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South Africa's Desmond Tutu

Invite students to discover Desmond Tutu, a fascinating man who tried to bring nonviolent change to South Africa.

  • Grade 3
    Grade 4
    Grade 5
  • 60 to 90 Minutes
  • Directions

    1. Invite students to research the life of Desmond Tutu and the complex society of South Africa. As the first black Anglican bishop of Johannesburg, he was awarded the 1984 Nobel Peace Prize. Encourage students to uncover details about his lifeand his efforts to end apartheid, as well as pictures representing his accomplishments.
    2. To begin their artwork, students draw a picture of Desmond Tutu with Crayola® Erasable Colored Pencils. Color his likeness using Crayola Multicultural Markers and Multicultural Crayons. Cut out the figure using Crayola Scissors.
    3. On a large piece of construction paper, small teams of students draw and color a map of South Africa identifying locations significant to Tutu's life.
    4. A small piece of foam can be used to make Tutu's portrait stand out on posters. Glue foam to the back of his portrait with Crayola School Glue. Attach the foam to maps.
    5. On separate paper, students write Tutu's name and idnetify important facts about his life and honors that they have included in their research. These will be glued onto posters. Allow time for glue to air-dry.
    6. Display posters in a prominent area of the classroom. If time permits, have students present their posters and research to small groups of classmates.
  • Standards

    LA: Read and comprehend informational texts, including history/social studies, science, and technical texts, at the high end of the grade level text complexity band independently and proficiently.

    LA: Draw evidence from literary or informational texts to support analysis, reflection, and research.

    LA: Engage effectively in a range of collaborative discussions (one-on-one, in groups, and teacher-led) with diverse partners on grade level topics and texts, building on others’ ideas and expressing their own clearly.

    LA: Write routinely over extended time frames (time for research, reflection, and revision) and shorter time frames (a single sitting or a day or two) for a range of discipline-specific tasks, purposes, and audiences.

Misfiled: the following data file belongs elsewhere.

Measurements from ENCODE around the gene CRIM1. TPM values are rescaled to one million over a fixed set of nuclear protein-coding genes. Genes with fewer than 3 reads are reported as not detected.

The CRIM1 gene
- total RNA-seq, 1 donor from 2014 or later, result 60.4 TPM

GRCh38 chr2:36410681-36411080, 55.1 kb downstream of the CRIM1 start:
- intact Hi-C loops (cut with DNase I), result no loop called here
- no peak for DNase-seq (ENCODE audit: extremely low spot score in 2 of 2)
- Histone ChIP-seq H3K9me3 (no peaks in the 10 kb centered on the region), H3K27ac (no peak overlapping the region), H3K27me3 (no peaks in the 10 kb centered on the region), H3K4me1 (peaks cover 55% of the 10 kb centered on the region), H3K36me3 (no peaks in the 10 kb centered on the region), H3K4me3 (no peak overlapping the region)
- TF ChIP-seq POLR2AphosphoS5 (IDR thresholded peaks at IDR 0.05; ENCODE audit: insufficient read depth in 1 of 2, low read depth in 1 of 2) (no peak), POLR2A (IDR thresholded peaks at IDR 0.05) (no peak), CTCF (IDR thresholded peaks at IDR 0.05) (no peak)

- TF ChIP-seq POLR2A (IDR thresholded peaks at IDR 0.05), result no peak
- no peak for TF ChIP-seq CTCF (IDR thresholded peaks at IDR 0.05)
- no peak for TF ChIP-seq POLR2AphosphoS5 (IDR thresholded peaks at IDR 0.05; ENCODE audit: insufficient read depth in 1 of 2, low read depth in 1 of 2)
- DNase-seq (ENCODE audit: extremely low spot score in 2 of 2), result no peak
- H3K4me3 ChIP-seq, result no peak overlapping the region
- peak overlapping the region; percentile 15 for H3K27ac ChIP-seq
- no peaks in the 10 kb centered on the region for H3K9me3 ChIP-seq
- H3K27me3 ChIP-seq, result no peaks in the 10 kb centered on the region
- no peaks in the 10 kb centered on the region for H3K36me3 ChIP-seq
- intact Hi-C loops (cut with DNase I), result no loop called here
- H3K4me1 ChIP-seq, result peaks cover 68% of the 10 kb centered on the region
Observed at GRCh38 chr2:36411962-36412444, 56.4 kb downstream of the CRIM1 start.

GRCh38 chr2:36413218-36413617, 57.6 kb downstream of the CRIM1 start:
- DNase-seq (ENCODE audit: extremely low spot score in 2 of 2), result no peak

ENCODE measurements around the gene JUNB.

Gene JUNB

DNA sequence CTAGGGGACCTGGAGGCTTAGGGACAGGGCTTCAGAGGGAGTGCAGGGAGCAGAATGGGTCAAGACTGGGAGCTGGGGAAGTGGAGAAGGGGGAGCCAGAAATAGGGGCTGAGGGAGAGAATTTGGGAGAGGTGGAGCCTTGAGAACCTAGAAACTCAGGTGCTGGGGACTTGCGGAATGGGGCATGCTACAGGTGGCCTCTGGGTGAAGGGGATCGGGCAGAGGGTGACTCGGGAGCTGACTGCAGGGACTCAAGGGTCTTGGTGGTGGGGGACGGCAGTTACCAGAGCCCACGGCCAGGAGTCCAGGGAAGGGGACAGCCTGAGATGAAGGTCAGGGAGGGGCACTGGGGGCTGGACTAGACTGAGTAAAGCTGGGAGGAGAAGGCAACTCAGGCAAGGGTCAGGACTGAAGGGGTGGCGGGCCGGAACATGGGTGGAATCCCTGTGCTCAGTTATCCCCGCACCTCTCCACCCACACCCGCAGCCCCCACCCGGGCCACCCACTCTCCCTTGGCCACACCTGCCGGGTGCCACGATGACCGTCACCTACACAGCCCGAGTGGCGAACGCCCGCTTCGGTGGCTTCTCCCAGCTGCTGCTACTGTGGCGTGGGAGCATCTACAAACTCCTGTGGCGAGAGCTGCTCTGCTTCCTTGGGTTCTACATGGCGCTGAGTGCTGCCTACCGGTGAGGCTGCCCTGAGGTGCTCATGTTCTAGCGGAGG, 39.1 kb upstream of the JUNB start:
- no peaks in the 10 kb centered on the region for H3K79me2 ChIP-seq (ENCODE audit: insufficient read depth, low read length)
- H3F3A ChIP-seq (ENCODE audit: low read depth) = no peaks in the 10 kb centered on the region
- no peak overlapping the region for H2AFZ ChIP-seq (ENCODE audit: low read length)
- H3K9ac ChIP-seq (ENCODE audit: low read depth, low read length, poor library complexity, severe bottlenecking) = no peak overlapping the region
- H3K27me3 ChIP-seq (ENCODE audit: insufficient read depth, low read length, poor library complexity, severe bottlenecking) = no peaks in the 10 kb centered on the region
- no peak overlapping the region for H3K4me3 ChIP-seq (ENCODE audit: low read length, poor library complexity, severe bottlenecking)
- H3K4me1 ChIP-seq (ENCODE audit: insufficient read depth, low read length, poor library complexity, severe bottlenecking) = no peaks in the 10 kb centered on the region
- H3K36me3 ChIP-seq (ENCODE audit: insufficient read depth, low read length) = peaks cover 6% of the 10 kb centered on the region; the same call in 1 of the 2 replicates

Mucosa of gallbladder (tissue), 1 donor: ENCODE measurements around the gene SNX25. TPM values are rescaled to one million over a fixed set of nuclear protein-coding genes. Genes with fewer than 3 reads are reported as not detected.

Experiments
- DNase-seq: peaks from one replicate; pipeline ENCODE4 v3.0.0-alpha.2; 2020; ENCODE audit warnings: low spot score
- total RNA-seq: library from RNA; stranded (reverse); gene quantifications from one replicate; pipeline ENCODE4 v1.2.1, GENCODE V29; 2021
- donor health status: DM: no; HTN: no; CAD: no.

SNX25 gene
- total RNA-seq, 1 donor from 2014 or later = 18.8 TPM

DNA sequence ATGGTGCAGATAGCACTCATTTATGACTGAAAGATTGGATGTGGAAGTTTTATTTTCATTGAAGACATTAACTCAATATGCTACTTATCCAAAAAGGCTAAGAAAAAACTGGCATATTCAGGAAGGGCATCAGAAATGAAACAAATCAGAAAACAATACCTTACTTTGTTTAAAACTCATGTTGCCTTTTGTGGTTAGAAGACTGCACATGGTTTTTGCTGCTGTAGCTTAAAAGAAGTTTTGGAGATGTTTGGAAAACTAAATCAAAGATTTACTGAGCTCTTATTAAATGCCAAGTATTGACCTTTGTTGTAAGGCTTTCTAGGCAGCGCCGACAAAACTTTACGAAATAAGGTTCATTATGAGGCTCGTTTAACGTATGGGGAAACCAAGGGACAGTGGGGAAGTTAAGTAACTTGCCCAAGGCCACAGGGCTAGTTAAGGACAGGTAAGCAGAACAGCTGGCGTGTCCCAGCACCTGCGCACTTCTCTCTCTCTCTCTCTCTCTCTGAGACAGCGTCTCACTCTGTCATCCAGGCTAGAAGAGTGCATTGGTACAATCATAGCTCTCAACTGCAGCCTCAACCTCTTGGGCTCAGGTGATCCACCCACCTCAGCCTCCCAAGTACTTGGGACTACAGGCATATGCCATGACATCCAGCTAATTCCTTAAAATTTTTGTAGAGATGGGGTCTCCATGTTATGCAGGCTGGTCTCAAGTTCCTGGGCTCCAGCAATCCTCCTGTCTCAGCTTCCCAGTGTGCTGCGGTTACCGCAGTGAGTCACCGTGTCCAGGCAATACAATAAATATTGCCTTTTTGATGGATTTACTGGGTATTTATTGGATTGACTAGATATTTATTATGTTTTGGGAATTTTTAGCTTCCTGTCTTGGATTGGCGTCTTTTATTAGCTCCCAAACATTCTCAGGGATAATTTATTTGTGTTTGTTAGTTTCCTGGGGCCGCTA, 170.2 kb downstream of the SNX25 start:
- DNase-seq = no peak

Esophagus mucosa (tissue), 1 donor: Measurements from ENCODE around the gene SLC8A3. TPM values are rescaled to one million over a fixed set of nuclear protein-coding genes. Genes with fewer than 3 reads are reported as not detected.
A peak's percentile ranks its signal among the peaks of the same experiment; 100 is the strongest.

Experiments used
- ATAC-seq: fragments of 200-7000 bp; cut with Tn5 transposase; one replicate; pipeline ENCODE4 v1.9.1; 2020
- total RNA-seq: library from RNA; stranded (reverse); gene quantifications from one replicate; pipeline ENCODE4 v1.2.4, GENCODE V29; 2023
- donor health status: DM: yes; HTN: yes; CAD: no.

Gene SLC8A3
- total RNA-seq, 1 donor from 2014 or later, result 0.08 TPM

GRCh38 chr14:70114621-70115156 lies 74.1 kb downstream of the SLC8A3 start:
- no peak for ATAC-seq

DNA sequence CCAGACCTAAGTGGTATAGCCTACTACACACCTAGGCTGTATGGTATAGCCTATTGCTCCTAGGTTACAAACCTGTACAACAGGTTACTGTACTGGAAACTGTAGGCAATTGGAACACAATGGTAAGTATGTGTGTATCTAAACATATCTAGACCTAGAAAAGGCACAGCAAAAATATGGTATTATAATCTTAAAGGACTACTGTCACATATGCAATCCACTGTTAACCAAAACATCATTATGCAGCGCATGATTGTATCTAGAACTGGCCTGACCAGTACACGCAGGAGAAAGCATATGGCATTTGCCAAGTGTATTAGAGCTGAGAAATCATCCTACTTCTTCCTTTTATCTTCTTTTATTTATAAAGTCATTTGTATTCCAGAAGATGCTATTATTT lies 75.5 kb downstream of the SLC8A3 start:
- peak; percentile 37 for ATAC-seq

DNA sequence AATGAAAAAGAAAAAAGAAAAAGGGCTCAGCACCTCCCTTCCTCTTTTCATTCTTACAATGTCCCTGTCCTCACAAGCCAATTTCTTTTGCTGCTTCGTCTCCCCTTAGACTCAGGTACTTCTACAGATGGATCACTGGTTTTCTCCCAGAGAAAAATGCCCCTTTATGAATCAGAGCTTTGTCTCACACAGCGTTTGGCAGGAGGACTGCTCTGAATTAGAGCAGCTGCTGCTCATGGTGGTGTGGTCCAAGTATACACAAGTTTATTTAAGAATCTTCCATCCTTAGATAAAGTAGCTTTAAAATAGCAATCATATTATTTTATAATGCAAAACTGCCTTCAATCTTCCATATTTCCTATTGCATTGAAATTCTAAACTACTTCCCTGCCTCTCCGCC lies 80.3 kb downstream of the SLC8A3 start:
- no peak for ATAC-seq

LA: Report on a topic or text, tell a story, or recount an experience with appropriate facts and relevant, descriptive details, speaking clearly at an understandable pace.

    SS: Compare ways in which people from different cultures think about and deal with their physical environment and social conditions.

    SS: Use appropriate resources, data sources, and geographic tools to generate, manipulate, and interpret information.

    SS: Demonstrate an ability to use correctly vocabulary associated with time such as past, present, future, and long ago; read and construct simple timelines; identify examples of change; and recognize examples of cause and effect relationships.

    SS: Identify and describe ways family, groups, and community influence the individual's daily life and personal choices.

    SS: Explore factors that contribute to one's personal identity such as interests, capabilities, and perceptions.

    VA: Select media, techniques, an processes; analyze what makes them effective or not effective in communicating ideas; and reflect upon the effectiveness of choices.

    VA: Intentionally take advantage of the qualities and characteristics of art media, techniques, and processes to enhance communication of experiences and ideas.

  • Adaptations

    Possible classroom resources include: Desmond and the Very Mean Word by Desmond Tutu; For Every Child by Caroline Castle; Desmond Tutu: Fighting Apartheid by Samuel Willard Crompton; A Little Peace of Me by Madeleine MacLeod Lippey

    Encourage students to investigate the history of the Nobel Peace Prize. Why did Desmond Tutu win this prize? What other well-known leaders have been awarded this prize and for what accomplishment?

    Students conduct an in-depth investigation into a winner of the Nobel Peace Prize. Research the childhood of the winner, education, professional career, and why the prize was awarded. Prepare an organized presentation for classmates. Create a costume for the presentation that makes use of recycled materials.

    Students investigate apartheid in South Africa. How did this practice affect various ethnic groups that lived in South Africa? When was apartheid stopped? How has life in South Africa changed since that time?


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  • Creativity.
  • Capacity.
  • Collaboration.
  • Change.
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